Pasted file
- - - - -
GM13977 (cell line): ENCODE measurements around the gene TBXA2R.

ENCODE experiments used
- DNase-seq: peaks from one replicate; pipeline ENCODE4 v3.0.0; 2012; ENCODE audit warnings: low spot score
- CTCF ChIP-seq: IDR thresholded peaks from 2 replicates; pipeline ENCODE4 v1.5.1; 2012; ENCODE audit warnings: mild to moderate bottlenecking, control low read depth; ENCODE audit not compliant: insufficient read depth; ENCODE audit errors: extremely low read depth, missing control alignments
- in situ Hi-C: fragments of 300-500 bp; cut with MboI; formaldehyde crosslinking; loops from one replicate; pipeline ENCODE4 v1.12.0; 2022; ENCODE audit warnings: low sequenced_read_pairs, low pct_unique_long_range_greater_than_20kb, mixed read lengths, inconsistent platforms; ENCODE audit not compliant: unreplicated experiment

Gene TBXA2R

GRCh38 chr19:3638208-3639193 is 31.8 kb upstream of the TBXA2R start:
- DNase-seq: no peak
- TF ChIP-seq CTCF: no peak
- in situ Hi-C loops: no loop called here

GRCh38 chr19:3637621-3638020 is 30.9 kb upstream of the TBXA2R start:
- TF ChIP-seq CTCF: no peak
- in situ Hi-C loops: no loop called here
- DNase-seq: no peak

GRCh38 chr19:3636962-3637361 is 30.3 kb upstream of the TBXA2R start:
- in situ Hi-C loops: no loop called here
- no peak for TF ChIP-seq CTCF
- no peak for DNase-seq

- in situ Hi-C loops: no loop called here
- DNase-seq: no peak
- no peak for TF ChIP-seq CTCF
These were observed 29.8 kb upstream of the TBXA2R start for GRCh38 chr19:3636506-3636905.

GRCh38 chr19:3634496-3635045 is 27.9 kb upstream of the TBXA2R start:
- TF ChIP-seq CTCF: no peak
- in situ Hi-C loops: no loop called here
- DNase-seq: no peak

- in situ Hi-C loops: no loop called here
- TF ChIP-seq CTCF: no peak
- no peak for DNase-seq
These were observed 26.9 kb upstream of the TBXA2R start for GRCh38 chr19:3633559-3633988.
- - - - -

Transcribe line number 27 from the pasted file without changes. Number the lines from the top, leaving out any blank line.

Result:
- in situ Hi-C loops: no loop called here